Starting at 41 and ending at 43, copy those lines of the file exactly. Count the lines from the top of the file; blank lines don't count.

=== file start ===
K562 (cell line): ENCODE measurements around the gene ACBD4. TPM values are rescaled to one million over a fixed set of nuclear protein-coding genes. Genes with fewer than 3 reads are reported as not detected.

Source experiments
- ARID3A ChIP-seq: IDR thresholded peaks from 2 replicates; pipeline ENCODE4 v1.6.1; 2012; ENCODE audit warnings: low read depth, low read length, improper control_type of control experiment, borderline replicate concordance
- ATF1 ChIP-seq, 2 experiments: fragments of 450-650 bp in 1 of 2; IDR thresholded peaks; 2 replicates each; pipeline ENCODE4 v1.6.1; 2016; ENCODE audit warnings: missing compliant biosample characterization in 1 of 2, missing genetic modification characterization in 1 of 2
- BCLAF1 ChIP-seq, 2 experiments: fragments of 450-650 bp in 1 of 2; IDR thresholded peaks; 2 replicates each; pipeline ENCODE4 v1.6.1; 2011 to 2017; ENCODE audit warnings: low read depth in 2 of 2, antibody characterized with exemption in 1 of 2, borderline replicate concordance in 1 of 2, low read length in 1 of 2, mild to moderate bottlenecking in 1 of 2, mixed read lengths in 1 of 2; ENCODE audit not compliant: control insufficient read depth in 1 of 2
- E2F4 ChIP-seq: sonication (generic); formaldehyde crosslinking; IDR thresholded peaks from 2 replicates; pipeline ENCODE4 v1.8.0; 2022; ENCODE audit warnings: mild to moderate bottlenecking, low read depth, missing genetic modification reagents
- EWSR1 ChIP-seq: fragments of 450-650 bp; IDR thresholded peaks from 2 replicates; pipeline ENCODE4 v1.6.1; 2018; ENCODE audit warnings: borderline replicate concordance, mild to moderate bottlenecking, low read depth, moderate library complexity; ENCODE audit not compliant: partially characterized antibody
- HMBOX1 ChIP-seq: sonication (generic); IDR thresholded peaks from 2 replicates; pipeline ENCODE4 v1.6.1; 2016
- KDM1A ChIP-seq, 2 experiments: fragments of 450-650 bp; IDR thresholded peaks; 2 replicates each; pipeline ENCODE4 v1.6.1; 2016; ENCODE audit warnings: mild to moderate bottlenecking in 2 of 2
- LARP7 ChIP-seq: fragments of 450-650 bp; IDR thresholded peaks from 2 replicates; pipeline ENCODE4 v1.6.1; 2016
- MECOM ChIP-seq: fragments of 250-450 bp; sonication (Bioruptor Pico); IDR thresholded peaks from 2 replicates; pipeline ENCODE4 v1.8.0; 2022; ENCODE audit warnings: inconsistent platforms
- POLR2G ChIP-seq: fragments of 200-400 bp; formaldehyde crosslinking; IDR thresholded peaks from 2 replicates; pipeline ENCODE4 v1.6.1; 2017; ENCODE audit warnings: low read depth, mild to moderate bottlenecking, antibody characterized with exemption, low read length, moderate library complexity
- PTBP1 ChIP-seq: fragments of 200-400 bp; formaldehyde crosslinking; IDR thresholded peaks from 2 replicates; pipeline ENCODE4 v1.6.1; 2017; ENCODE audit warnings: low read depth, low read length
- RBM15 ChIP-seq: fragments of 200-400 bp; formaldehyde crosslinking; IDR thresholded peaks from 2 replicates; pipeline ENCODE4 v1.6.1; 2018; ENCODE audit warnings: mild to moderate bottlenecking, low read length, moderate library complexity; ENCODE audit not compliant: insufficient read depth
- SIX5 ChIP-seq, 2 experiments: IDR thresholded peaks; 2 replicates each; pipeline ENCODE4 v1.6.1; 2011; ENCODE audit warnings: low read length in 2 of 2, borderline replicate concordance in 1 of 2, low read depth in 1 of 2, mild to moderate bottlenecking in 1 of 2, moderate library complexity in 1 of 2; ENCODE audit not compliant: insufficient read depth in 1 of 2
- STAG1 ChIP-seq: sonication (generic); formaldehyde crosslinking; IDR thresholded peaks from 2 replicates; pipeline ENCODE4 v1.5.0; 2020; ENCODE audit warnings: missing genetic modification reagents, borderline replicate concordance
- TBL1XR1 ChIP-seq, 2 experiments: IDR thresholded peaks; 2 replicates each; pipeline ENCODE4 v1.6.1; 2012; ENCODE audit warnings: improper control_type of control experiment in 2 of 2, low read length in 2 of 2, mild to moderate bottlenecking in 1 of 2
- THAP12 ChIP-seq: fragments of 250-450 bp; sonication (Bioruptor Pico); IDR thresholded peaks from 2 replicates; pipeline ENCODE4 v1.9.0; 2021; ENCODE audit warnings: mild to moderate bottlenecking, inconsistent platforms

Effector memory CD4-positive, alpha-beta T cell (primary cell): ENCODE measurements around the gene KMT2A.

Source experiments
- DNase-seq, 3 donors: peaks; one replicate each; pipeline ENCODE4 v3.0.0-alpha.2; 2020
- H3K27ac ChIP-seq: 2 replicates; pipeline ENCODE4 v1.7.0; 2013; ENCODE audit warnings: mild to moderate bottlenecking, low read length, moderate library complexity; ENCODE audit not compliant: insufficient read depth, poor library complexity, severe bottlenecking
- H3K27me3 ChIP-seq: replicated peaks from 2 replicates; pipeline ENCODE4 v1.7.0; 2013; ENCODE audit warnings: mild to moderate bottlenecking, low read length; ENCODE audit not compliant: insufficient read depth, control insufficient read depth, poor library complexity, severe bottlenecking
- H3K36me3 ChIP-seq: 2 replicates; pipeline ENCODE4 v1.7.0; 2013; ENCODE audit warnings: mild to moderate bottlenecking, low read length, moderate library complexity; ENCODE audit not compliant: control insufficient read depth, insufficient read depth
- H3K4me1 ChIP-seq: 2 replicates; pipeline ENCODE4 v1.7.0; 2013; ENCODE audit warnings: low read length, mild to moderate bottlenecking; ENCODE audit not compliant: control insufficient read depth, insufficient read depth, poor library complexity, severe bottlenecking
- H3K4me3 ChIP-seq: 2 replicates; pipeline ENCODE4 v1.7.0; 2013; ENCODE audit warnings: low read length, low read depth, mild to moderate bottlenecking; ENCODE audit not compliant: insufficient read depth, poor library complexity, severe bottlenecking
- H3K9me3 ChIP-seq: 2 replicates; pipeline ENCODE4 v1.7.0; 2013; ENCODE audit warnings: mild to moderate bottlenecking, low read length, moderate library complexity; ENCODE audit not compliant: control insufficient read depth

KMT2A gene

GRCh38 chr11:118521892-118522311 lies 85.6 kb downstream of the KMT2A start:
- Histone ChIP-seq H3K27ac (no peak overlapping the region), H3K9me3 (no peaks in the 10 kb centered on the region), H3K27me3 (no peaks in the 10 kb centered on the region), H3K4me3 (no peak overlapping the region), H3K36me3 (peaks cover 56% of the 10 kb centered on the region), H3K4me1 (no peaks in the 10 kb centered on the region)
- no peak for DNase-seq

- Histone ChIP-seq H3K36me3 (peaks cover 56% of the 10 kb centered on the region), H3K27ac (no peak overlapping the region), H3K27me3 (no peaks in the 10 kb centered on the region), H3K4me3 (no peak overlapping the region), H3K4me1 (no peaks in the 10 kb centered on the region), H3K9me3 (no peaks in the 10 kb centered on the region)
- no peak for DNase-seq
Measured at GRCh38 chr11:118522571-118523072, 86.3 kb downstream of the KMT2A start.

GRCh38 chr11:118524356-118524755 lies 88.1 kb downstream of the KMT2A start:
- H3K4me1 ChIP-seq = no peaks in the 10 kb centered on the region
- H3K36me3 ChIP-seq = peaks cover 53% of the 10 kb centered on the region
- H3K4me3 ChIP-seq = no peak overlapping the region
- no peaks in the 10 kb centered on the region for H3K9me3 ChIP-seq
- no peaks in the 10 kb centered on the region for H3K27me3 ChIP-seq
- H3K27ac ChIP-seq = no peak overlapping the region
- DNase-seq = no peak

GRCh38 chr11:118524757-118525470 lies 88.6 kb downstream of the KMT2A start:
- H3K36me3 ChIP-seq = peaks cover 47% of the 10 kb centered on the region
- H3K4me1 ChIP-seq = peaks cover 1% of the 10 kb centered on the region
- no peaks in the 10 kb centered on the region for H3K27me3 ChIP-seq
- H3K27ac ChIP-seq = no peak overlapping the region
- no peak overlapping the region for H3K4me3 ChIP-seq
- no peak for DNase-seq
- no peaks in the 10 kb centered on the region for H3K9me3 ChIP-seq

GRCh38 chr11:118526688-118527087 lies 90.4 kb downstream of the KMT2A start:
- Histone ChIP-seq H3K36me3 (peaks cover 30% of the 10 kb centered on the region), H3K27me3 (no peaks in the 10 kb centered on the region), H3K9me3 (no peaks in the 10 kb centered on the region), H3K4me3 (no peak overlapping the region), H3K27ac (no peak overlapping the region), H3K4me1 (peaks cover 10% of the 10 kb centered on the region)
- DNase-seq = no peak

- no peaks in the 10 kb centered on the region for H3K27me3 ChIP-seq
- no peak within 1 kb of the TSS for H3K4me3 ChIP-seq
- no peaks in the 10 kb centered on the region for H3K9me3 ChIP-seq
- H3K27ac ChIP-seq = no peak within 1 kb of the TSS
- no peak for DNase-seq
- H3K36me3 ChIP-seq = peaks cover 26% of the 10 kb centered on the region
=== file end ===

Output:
- H3K27ac ChIP-seq = no peak overlapping the region
- DNase-seq = no peak

GRCh38 chr11:118524757-118525470 lies 88.6 kb downstream of the KMT2A start: